CXO

E-consultants find demand for services drying up

E-consultants caught up in the fervor of last year's demand cycle now seem surprised at the quick downturn. Columnist Tom Rodenhauser offers an explanation for the market's sudden change.

Commenting on e-consulting these days is a bit like visiting with crazy Aunt Gert: Do you chortle with the personality swings or cringe at the nuttiness?

Consider Xpedior’s 16 percent workforce cut this week. CEO David Campbell notes demand for e-services remains high even as the company chops 270 consultants (i.e. the billable folks). Really what he is saying is simple: Clients want the services we provide, they just don’t want to pay for our services.

Last year, the pure-plays boldly turned away business when milk and honey flowed freely from the online spigot. Now the pipeline is apparently empty, and yesterday’s stars are paying the price. To use consultant-speak: Optimizing boundless opportunity is exceedingly difficult to execute.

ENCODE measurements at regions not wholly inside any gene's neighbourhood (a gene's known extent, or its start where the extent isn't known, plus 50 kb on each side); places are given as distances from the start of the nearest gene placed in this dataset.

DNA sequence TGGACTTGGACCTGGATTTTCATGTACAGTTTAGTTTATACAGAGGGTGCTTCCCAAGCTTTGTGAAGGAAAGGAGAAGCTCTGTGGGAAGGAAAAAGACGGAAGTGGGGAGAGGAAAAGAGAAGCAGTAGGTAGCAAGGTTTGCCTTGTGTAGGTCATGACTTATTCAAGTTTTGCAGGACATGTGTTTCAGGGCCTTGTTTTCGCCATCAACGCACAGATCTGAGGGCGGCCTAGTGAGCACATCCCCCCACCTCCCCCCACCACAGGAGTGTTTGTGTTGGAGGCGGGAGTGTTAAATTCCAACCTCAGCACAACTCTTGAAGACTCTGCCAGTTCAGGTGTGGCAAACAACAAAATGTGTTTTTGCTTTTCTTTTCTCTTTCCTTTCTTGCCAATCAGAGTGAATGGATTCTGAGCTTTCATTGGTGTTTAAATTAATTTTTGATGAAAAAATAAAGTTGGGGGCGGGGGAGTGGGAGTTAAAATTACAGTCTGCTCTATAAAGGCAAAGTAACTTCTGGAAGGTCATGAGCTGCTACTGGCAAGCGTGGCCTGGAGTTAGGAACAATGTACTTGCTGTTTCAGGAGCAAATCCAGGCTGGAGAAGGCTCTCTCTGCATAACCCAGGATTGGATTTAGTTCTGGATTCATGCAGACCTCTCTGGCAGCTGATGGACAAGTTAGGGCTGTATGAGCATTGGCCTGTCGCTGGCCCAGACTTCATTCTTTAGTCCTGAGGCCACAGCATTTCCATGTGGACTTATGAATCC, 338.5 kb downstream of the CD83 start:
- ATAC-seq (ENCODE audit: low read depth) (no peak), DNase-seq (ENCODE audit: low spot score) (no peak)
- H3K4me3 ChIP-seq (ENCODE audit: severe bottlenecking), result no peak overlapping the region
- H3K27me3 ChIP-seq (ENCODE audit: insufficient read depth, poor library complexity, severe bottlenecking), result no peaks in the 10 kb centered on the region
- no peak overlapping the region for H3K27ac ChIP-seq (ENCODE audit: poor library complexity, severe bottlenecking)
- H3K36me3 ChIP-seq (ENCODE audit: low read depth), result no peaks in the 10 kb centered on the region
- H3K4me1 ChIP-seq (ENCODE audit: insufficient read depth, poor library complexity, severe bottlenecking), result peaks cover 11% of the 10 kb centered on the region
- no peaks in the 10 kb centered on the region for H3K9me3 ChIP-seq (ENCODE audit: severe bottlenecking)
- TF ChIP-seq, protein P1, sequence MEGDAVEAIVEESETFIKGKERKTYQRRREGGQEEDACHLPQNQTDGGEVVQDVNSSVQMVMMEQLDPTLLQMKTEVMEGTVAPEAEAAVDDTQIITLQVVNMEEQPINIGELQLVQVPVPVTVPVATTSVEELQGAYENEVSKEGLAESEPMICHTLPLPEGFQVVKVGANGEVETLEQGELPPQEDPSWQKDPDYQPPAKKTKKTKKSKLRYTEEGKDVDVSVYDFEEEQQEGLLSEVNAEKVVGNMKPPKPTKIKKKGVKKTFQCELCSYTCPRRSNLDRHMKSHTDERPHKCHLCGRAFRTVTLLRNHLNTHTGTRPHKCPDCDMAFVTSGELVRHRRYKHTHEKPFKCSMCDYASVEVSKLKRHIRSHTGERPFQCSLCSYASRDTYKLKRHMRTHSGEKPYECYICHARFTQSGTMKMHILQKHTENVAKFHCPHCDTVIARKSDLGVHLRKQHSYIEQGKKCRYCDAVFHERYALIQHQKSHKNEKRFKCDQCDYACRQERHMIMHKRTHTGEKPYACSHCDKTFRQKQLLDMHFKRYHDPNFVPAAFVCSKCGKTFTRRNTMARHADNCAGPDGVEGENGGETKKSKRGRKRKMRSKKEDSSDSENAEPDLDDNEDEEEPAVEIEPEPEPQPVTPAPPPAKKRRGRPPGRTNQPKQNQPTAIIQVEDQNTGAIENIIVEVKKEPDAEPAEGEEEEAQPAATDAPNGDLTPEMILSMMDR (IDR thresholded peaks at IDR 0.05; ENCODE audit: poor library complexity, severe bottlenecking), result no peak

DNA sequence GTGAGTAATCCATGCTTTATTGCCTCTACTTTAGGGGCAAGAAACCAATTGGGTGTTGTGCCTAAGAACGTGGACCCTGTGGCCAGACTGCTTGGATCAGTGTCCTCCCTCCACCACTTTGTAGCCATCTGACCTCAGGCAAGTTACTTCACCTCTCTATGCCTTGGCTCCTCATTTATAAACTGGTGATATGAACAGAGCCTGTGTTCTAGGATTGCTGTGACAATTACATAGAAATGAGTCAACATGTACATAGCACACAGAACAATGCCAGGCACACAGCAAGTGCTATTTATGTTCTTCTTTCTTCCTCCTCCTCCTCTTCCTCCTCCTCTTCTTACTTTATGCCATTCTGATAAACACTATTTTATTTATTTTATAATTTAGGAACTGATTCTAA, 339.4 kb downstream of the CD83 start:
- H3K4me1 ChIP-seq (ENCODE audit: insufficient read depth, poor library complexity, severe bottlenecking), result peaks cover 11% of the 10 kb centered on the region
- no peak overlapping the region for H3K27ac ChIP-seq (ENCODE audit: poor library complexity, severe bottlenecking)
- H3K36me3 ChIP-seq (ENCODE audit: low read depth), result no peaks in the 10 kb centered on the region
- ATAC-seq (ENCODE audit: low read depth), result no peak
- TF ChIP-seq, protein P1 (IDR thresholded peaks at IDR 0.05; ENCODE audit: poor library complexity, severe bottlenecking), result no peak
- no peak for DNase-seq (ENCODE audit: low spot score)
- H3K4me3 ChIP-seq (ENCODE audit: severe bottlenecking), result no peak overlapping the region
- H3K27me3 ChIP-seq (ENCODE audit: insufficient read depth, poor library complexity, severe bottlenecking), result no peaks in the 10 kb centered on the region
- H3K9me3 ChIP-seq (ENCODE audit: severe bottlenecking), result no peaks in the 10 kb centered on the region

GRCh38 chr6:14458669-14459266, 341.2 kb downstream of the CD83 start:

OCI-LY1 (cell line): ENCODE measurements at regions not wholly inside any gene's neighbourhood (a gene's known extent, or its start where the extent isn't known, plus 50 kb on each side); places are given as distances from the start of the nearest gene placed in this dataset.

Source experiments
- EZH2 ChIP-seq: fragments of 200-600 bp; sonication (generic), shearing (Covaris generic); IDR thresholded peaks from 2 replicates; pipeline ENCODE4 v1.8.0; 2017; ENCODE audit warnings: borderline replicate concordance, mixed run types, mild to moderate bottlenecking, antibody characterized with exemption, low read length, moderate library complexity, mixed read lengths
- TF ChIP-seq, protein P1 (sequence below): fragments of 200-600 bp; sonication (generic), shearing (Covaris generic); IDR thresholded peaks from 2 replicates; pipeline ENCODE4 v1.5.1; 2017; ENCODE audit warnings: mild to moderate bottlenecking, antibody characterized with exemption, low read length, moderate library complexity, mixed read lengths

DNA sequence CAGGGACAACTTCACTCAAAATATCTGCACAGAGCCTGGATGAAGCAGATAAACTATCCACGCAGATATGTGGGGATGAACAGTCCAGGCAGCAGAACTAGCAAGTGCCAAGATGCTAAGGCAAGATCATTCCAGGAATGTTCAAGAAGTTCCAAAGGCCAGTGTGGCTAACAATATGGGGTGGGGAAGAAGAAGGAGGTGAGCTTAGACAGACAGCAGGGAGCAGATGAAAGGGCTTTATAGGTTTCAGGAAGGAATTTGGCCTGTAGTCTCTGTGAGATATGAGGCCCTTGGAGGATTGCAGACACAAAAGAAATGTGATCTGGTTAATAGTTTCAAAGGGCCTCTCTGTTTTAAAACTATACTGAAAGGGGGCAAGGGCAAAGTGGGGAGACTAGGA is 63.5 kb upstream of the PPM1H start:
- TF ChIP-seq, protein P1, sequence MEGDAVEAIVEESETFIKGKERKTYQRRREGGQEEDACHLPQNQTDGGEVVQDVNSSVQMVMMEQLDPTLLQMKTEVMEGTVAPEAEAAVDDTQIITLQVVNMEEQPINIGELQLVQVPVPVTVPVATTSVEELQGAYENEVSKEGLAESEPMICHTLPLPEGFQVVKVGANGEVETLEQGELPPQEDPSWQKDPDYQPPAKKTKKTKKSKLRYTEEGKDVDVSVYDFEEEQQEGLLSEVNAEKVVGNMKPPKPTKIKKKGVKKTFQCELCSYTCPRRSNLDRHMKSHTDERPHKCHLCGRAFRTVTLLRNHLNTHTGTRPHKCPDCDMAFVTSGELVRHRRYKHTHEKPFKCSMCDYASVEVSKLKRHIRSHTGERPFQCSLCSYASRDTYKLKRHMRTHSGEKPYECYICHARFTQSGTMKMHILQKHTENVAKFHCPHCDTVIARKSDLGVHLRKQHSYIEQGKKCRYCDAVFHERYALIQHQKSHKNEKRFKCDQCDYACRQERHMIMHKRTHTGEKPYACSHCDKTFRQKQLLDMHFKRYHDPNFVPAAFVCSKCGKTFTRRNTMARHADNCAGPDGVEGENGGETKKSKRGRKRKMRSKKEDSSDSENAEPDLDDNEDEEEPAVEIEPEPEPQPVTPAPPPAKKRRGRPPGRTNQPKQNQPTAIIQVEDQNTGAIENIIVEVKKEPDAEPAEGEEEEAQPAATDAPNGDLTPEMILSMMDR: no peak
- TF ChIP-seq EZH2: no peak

Anyone who has been in consulting knows that life is a roller coaster. Up becomes down, right goes left. E-consultants caught up in the fervor of last year’s demand cycle feign surprise at the quick downturn. “It was all so…sudden,” they say.

We’re shocked that they’re shocked. These are the digital architects, the folks who supposedly are guiding clients into brave new online worlds. But the e-consultants are also, by and large, ex-pats from larger consulting firms. What are they thinking!?

It’s easy to say the emperor has no clothes. But that’s mean. Perhaps a more apt characterization is that the nude frolicking of the past two years will give way to a more sobering e-consulting market.

Heard on the street
Lante’s partnership with Dell and Microsoft seems smart enough. The consulting firm will usher Dell clients into Dell’s online marketplace using the MS platform. In one stroke, Lante appears to solve the vexing problem of quickly migrating from toxic dot coms to Global 1000 clients. On the other hand, maybe Lante will just become Dell’s in-house consultancy. The announcement, which coincided with Xpedior’s cuts, didn’t impress investors. Lante stock dropped 17.5 percent. Apparently Net consulting firms seem to rise and fall together.
Inside Consulting is written by Tom Rodenhauser as a free weekly supplement to The Rodenhauser Report. The report informs senior advisors and business executives of consulting trends and best practices. Subscription cost is $295 per year for 10 issues. Copyright 2000, Consulting Information Services, LLC. Reproduction is prohibited. Quotation with attribution is encouraged.
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